The Secret NYMPH That Made Edgardo Dona a World Champion!

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Today, I want to introduce you to a very special nymph that I recently tied, part of the renowned Edy Dona’s series of flies. This particular pattern is based on the classic pheasant tail nymph and is one of the iconic designs that have played a significant role in Edy Dona’s numerous championship victories, including titles such as World Champion, National Italian Champion, and European Champion.

Edy Dona is a remarkable fisherman, known for his pride, competitive spirit, and quintessentially Italian passion for the sport. He not only excels in competitions but also runs a charming fishing shop and serves as an exceptional guide. His deep knowledge and experience have allowed him to develop flies that are highly effective and widely respected in the fly fishing community.

This nymph stands out because of its distinctive white dubbing thorax, which adds a unique touch to an otherwise classic pattern. When you first see it in the fly box, you might have some doubts about its effectiveness, but those doubts will quickly vanish once you see it in action on the water. This fly is a reliable performer, consistently catching fish in a variety of conditions and locations.

One of the key reasons for its success is the contrast provided by the colors of the body and thorax. The combination of white, brown, and a hint of orange creates a striking visual effect that attracts fish and triggers their feeding instincts. This contrast is particularly effective in various water conditions, making the nymph a versatile choice for anglers.

I have a deep appreciation for Edy Dona’s work, and this nymph is a perfect example of his craftsmanship and understanding of what makes a fly truly effective. Whether you’re fishing in fast-flowing rivers or calm and deep pools, this nymph will prove to be a valuable addition to your fly box. Its unique design and proven track record make it a must-have for any serious fly fisherman.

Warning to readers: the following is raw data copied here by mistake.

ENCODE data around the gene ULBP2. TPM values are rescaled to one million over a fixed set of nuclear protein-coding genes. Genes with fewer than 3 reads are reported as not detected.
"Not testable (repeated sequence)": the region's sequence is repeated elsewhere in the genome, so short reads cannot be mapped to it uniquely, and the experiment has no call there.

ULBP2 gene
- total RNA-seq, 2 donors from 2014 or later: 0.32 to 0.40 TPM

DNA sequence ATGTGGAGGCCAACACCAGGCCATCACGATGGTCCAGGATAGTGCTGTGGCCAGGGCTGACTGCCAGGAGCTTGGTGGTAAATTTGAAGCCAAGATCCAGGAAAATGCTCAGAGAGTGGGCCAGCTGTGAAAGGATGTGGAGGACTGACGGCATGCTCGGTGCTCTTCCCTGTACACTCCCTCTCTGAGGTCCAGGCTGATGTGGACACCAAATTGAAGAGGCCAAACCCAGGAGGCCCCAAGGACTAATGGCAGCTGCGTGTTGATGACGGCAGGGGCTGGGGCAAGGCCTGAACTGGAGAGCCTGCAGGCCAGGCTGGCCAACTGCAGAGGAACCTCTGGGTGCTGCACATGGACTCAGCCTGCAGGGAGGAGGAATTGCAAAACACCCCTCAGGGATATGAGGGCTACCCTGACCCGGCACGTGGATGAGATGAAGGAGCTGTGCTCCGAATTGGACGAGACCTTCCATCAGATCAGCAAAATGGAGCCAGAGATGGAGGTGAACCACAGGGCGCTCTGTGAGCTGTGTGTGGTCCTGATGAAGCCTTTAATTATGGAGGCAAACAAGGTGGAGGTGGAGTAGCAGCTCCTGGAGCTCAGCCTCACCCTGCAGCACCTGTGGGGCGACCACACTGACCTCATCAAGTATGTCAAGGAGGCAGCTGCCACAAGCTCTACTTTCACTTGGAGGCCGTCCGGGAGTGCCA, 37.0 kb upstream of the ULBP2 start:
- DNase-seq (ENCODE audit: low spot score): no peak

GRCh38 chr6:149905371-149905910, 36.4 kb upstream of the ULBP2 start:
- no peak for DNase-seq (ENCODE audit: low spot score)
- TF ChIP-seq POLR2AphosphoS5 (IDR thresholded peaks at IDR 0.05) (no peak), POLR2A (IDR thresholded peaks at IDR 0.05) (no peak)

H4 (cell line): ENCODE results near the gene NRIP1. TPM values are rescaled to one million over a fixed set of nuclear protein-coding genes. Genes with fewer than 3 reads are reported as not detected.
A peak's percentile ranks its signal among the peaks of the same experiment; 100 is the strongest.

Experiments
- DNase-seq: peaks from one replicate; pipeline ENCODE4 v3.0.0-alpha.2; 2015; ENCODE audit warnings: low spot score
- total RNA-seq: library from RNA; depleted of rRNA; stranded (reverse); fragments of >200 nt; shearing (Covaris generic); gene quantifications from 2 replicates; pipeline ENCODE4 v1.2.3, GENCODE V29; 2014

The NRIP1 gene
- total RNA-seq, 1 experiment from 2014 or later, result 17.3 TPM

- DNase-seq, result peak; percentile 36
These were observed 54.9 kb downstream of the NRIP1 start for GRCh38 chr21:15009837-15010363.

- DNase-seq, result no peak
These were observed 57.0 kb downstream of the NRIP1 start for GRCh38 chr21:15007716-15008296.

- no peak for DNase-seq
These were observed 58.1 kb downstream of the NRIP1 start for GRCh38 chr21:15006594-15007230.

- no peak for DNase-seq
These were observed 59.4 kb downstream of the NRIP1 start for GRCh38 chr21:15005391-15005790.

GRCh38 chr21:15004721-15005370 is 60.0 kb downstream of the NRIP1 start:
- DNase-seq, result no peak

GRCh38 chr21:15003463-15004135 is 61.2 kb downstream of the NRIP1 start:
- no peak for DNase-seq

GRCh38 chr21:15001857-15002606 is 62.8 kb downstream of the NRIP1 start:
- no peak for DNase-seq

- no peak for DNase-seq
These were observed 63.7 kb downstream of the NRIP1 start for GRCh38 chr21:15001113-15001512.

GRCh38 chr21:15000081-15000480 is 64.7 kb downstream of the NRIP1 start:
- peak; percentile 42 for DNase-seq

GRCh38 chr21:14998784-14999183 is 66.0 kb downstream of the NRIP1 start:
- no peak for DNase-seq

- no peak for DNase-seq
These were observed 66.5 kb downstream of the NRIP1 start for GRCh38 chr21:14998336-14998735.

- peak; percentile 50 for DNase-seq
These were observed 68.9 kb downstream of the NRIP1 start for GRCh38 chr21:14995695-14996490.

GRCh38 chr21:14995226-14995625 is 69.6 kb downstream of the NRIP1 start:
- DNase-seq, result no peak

By the way, Edy Donà runs a wonderful fishing shop in northern Italy that is worth a visit if you’re in the area. If you have the chance to spend some time with him, I highly recommend booking a day or two of fishing with him. Edy offers guiding services that provide not only valuable lessons in fly fishing but also a delightful experience of Italian hospitality and culture.

In summary, this nymph is more than just a fly; it’s a piece of angling history and a testament to Edy Dona’s legacy in the world of fly fishing. If you haven’t tried one of Dona’s flies yet, I highly recommend giving this nymph a place in your arsenal. It’s a pattern that will not only enhance your fishing experience but also connect you to the rich tradition of one of the sport’s greatest champions.



  • Jeff Passante
    July 3, 2024

    You mention Dona’s fishing shop but what is the name and address and contact info. I will be in the Lake Como area in Sept. and would like to stop by.

  • Robert Montgomery
    July 5, 2024

    This fly is strikingly similar to Lance Egan’s Frenchie which is also very effective, though I have not tried it with a white thorax. Would you mind sharing your inspiration for this fly?

    • Lucian Vasies
      July 6, 2024

      Hi Robert,
      Thank you for reading my blog and I hope you like it. The fly shown here is a variation using pheasant feathers, made based on Edy Dona’s original Brown and White Nymph. Currently, I don’t have access to Edy’s specific brown dubbing material, which is why I’ve used this version (which is a version used a lot by Edy himself). Edy has been successfully using this fly for many years , and If I do not make a mistake, long long before than 2000. Nymphs with a pheasant body, a bright hot spot thread, and colored synthetic dubbing have been popular in Italy, Austria, Poland, the Czech Republic, Slovakia, and other Eastern European countries since the 1980-1990. I’ve been using a similar fly myself since before 2000, though I use orange dubbing without the hot spot thread.

      In the United States, these flies are typically tied with a pheasant body and a distinctive hot spot thread. They gained prominence thanks to Lance Egan’s “Frenchie” fly, which contributed to the American team’s success at the World Championship in Portugal around 2005 or 2006. Lance has clearly stated that he did not invent this fly, and while the original creator might be unknown, what matters most is its effectiveness on the water.

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